There was an Ocean and We Could Not Drink

When I say that you are the only one that I have ever wanted, I don’t say it because not saying it feels like eating sand stone crushed again— the tiny grains digging into my teeth almost the imperceptibles cracks will finally give away, but rather I say it because it is true.

If I want you it is because imagining the taste of your skin is like escaping from places that I’ve seen in dreams but have never quite been able to find my way out of. There was a city once where women wore dresses made up of the dust from the wings of Luna moths and the webs of spiders. And the men dressed as the shadows of the ones they’d lost—the lovers, the loved, the missing. The taste of your skin would wash this city from me I think.

I think of you sometimes as water. You as a wave against me. I used  to be afraid of the deepest parts of oceans. Of that dark and that cold. But, I’ve learned that there are fish that make their own light down there. I want the waves that crash and break against me to be the waves of you. Then the breaking, the crash, might feel like something turning and coming into something whole again.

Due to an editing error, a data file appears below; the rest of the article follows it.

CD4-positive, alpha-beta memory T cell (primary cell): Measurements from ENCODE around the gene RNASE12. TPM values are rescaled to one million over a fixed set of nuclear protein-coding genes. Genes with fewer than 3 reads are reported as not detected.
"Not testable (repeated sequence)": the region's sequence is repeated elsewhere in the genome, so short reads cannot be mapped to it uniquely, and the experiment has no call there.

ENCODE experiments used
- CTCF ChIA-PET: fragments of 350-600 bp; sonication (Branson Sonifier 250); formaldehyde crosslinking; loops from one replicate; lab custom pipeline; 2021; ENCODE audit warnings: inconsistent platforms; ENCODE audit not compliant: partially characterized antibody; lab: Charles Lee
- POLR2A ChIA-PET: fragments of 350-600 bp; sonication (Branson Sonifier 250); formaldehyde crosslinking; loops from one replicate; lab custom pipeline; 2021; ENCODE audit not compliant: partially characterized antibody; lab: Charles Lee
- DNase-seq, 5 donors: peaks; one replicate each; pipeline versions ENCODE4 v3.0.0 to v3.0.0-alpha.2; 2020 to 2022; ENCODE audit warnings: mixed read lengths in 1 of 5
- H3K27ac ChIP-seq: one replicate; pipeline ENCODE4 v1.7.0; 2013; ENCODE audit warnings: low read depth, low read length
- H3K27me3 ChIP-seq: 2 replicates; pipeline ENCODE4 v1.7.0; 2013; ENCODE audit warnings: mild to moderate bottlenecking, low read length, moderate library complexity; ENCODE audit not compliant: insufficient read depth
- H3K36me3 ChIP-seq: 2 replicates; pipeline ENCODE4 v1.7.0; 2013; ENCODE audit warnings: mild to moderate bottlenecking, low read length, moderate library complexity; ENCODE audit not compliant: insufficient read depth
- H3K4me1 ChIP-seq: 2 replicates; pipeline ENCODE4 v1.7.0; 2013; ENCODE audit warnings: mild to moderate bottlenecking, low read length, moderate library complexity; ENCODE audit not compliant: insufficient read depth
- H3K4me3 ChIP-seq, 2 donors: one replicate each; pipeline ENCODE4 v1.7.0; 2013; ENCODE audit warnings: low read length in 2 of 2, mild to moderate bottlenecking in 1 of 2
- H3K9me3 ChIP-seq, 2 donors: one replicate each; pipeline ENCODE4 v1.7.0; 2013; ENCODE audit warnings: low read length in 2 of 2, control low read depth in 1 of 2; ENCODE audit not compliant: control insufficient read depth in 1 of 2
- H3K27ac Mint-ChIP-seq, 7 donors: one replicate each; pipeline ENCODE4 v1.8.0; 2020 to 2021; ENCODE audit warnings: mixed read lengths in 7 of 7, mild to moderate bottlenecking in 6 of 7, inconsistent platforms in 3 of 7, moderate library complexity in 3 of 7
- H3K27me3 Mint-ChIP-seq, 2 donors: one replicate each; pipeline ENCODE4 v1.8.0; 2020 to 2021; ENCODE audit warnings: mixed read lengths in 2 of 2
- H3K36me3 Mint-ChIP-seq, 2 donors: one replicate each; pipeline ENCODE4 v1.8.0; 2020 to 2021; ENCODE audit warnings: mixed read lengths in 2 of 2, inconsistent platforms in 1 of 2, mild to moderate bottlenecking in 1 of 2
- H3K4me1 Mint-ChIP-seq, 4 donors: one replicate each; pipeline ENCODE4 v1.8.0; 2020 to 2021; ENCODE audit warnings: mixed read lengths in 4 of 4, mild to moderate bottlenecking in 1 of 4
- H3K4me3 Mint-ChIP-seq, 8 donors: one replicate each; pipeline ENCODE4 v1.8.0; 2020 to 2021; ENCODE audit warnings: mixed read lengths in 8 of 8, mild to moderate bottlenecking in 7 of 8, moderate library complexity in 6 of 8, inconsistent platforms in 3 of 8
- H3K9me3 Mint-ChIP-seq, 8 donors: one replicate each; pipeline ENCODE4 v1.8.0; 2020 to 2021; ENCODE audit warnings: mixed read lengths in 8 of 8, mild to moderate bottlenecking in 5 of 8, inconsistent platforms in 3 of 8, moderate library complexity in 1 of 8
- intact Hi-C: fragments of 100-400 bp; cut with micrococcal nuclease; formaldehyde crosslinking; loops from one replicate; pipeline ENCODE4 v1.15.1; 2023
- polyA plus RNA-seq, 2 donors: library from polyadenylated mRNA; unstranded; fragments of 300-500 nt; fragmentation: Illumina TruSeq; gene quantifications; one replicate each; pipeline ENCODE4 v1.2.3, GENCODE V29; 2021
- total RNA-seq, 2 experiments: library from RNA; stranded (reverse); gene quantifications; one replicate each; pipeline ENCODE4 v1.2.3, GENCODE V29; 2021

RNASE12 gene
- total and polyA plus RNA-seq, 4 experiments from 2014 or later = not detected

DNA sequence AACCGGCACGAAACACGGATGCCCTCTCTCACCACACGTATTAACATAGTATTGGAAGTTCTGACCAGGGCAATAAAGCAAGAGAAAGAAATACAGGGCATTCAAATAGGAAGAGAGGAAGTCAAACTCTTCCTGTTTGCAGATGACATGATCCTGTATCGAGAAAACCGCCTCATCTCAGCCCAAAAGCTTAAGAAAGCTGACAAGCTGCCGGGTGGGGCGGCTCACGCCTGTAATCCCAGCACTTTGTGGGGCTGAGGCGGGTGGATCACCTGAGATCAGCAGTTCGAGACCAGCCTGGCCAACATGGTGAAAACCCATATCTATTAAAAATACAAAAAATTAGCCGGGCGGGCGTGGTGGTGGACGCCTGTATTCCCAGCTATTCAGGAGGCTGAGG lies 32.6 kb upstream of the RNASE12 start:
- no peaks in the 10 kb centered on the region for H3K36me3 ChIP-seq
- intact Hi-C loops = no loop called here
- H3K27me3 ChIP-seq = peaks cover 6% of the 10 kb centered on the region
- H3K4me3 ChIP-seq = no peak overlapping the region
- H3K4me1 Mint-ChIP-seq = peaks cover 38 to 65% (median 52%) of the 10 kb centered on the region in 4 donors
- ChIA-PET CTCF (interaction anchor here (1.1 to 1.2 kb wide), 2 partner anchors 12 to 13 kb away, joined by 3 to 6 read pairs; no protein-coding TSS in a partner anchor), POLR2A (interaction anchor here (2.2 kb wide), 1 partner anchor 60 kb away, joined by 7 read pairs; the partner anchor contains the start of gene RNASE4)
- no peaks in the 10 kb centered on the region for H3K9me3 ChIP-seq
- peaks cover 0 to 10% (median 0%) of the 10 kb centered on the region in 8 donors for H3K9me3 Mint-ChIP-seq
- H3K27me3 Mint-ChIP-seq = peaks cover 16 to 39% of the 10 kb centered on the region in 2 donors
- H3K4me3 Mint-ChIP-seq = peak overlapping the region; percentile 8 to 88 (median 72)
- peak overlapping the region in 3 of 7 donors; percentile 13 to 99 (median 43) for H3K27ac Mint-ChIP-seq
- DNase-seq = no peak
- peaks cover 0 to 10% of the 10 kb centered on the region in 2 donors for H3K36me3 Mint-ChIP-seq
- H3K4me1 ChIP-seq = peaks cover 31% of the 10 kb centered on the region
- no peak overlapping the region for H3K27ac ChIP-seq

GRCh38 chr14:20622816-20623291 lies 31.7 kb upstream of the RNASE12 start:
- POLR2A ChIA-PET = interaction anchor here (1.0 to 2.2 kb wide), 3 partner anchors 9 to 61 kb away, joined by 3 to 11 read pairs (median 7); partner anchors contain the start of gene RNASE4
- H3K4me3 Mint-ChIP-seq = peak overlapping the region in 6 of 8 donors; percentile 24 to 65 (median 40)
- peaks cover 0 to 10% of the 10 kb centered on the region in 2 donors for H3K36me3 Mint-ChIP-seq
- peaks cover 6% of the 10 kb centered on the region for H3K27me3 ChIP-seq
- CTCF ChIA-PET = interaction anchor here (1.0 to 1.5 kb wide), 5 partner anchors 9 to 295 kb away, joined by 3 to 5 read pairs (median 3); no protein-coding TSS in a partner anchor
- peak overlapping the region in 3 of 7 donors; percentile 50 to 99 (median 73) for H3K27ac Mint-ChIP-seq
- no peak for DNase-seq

I think I tried to tell you that I like the way you sometimes make me think of lakes and water. Or maybe I never tried to tell you, not as a whisper in your ear or as a word between us. Maybe I tried it in writing and I couldn’t ever quite get it all the way to you. You as water, as lake, as waves.

I found seashells, before I met you, littered once across the road. I was a thousand miles from the sea. I wondered where they might have come from—a child lugging her treasures somewhere new, dropped by a hundred birds flying across the country, left behind by the ocean that is here in another universe. I picked them up but could never find them all. They are all gone now. I guess that eventually they must have turned to dust or sand or something.


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